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    Re: Lewis and Clark lunars
    From: Fred Hebard
    Date: 2004 Apr 23, 17:31 -0400

    A one-day error would come close to 15 degrees.  It also would place
    the objects at a different spot in the sky, changing refraction and
    parallax, possibly accounting for the remaining difference from the
    moon's rate of movement of about 13 degrees/day.  Do moon altitudes
    accompany the lunar distances?  These would settle this question
    On Apr 23, 2004, at 11:30 AM, George Huxtable wrote:
    > Ken Meldrew has been very inventive in speculating about different
    > possible
    > errors that might have been made in those Lewis and Clark lunars. And
    > even
    > considered a combination of two possible errors. I'm sure this is the
    > right
    > attitude to take. If there was an observational blunder that it was
    > possible to make, you can be pretty sure that at one time or another
    > L&C
    > will have made it. There most be SOME explanation for that strange
    > data-set
    > of Dec 2-3 1803!
    > His first speculation was that he had found the mystery star which had
    > the
    > right coordinates to correspond with the measured distances,
    > supposedly to
    > "Aldebaran". Already, we have established roughly how much out-of-line
    > with
    > the Moon's track (to one side or the other) a star would have to be so
    > that
    > the same star could possibly fit both sets of observations, A and C.
    > And
    > then, we have to search those two segments of sky for a star that's
    > just
    > the right distance from the Moon.
    > Well, there's such a plethora of stars in the sky, that there must be
    > many
    > that will fill the bill, but the question is: is there a bright and
    > prominent star, that could have been mistaken for Aldebaran? However,
    > the
    > only one Ken has been able to come up with so far is magnitude 4.5, and
    > Frank Reed has pointed out that such a dim star could hardly have been
    > seen
    > in the sextant, let alone mistaken by Aldebaran, not even by L&C. I
    > agree
    > with that view, and now Kan Meldrum has acknowledged it too.
    > Next Ken proposed that the sextant may somehow have been set to an
    > angle
    > exactly 15deg less than was intended. Then, as Frank has suggested,
    > casting
    > around the sky for a bright star at that wrong angle from the Moon,
    > Betelgeuse would become the obvious candidate.
    > But why should the sextant have been set to exactly 15deg in error for
    > observation-set A? And then, set to some new value, for
    > observation-set B,
    > of "Regulus", which so far we have not considered in detail. And then
    > set
    > again exactly 15deg in error for observation-set C. This is not a
    > single
    > accidental error, it's a recurring error. What might cause the 15deg
    > displacement?
    > I thought that the answer might perhaps be found if, in error, the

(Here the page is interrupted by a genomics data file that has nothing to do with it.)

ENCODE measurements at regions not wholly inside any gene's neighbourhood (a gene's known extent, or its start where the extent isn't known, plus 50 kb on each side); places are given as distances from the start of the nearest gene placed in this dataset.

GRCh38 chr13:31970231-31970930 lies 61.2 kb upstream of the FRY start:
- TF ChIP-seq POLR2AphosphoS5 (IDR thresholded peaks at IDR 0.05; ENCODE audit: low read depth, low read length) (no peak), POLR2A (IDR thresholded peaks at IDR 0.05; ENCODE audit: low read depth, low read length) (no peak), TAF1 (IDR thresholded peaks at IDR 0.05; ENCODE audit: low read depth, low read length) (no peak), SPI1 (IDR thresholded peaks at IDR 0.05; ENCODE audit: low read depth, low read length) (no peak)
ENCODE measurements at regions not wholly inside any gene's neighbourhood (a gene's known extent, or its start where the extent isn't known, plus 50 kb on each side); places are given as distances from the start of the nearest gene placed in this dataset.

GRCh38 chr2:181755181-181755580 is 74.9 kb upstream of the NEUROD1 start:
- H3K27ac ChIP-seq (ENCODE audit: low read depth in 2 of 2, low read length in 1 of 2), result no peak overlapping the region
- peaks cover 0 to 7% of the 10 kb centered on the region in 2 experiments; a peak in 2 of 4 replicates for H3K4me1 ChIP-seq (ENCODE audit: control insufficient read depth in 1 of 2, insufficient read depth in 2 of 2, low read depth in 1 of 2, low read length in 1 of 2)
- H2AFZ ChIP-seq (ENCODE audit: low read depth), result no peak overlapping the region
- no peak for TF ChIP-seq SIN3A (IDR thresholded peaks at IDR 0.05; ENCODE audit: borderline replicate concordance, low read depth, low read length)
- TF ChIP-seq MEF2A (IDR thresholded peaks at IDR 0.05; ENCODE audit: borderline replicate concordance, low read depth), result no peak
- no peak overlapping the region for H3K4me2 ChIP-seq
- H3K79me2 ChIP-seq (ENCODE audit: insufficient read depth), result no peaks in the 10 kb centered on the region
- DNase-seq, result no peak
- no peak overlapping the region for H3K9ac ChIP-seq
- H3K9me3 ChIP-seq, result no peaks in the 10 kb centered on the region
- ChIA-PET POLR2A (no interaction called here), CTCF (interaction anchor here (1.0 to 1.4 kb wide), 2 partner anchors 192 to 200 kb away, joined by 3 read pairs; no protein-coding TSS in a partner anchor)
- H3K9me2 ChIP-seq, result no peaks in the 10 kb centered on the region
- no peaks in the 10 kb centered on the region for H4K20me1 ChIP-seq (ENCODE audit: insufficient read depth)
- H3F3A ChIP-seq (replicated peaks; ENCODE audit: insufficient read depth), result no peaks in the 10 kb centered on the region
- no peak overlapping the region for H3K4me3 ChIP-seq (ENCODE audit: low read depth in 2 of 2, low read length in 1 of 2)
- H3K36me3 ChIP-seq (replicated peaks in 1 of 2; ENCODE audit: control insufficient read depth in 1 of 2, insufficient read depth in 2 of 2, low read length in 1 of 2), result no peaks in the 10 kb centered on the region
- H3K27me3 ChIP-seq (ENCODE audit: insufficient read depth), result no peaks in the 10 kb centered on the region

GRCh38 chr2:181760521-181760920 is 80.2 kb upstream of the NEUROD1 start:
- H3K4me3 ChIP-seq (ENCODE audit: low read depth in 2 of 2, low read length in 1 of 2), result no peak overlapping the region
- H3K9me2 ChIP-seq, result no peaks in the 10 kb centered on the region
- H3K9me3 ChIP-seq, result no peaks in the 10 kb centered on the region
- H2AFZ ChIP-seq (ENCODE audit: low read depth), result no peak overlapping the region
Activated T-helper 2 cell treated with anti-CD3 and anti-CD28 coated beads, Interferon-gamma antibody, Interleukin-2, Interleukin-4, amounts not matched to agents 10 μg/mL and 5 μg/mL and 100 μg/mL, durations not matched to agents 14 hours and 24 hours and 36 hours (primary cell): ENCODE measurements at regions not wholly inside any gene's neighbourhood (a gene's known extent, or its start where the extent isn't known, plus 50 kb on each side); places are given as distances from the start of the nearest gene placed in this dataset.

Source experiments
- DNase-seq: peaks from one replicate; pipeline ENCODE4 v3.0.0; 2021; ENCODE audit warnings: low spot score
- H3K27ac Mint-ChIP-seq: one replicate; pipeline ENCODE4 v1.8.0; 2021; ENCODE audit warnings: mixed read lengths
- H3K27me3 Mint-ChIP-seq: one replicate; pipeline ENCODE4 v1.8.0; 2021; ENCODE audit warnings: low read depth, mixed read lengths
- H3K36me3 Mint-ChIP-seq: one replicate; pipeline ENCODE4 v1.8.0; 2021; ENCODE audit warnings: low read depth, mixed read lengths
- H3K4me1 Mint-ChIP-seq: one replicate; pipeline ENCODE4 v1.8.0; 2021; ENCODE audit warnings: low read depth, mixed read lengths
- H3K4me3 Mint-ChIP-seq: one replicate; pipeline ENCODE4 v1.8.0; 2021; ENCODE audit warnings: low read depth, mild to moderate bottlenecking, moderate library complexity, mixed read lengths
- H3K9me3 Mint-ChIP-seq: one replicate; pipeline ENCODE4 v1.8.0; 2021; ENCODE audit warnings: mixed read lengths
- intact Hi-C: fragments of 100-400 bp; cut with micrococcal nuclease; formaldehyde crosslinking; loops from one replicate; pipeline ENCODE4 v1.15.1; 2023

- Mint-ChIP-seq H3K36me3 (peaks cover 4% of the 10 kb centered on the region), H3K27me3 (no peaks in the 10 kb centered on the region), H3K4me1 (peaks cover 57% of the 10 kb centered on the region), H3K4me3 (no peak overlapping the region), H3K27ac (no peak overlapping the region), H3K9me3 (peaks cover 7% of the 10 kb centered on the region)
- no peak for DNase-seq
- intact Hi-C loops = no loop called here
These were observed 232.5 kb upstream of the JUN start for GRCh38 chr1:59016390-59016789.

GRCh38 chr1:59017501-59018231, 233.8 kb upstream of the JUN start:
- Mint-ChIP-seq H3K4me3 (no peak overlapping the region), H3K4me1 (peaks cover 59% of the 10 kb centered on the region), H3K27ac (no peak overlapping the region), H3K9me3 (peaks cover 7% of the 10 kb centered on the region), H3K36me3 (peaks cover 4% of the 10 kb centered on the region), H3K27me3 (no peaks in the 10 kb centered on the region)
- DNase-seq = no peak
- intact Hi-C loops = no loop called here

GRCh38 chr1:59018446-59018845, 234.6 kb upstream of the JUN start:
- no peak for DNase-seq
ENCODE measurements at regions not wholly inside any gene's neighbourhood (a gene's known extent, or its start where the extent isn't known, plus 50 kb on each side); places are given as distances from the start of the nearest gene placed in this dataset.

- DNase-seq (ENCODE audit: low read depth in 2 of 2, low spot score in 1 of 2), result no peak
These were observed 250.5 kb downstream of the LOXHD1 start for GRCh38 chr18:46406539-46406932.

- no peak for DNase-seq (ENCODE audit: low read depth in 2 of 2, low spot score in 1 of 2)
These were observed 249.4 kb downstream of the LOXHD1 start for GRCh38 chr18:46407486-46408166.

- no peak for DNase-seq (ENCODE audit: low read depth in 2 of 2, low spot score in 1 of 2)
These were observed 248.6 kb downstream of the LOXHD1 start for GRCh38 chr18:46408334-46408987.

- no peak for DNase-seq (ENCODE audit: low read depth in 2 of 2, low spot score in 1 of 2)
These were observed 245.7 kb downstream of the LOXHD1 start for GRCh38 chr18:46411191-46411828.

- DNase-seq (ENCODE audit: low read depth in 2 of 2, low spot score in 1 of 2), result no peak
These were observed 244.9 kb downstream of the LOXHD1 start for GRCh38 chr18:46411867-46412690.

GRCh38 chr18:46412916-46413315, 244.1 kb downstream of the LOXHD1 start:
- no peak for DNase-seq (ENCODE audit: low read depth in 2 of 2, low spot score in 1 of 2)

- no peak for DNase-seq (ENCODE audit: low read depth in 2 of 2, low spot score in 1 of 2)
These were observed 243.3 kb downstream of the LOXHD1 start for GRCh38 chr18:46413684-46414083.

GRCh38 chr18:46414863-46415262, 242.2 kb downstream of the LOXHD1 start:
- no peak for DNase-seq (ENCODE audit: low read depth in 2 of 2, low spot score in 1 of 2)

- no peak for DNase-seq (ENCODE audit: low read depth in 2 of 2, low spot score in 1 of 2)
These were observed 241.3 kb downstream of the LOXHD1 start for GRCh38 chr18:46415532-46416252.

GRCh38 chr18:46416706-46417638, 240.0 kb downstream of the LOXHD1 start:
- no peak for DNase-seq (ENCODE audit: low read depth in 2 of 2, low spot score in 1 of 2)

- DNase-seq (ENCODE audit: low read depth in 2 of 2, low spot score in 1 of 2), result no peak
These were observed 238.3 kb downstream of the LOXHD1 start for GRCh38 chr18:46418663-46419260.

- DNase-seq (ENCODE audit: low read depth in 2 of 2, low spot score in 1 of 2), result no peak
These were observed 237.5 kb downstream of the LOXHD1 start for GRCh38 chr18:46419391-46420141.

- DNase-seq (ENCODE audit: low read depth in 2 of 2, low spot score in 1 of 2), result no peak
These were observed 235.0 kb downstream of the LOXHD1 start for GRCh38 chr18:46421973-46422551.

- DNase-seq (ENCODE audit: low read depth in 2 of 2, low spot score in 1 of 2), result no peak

> required
    > angle had been set against the wrong end of the vernier scale, if that
    > was
    > just 15deg wide; an easy mistake to make. However, with a sextant
    > divided
    > to quarter-degrees, and a vernier reading to quarter-minutes, as this
    > one
    > seems to be, I presume that the vernier scale would be marked 0 to 15
    > (minutes), but this would have to span a length on the main scale, not
    > of 0
    > to 15 (degrees) but 0 to 49 and three-quarters. Or perhaps 15 and a
    > quarter; either should work. Can anyone, such as Henry Halboth, with an
    > instrument calibrated to 15 arc-seconds to look at (which I don't have)
    > check that this view is correct, please. If so, setting the degree
    > scale at
    > the wrong end of the vernier would give rise, not to a 15 degree
    > error, but
    > one that differs by from 15 degrees by all of 15 minutes. Quite enough
    > to
    > destroy that otherwise-attractive hypothesis, I'm afraid.
    > So I am still unconvinced about the suggested scenario: that the
    > sextant
    > angle was set 15deg too small, on two separate occasions, and then
    > Betelgeuse was substituted for Aldebaran. I can accept that the second
    > might follow from the first, however. Can anyone offer further
    > persuasion?
    > However, I applaud the ingenuity that has been shown so far, by all
    > concerned, and thank them for their continuing interest in what
    > appears to
    > be a fascinating, if intractable problem.
    > Henry Halboth asks if it might be possible for the error in the lunars
    > could result from measuring to the wrong limb of the Moon, and the
    > answer
    > is "no. it isn't possible". A limb blunder could give rise to an error
    > in
    > lunar distance of about 0.5 degrees, not much more. We are trying to
    > explain an error of somewhat over 1deg, for obs. A, and well over 1deg
    > for
    > obs. C.
    > George.
    > ================================================================
    > contact George Huxtable by email at george@huxtable.u-net.com, by
    > phone at
    > 01865 820222 (from outside UK, +44 1865 820222), or by mail at 1 Sandy
    > Lane, Southmoor, Abingdon, Oxon OX13 5HX, UK.
    > ================================================================

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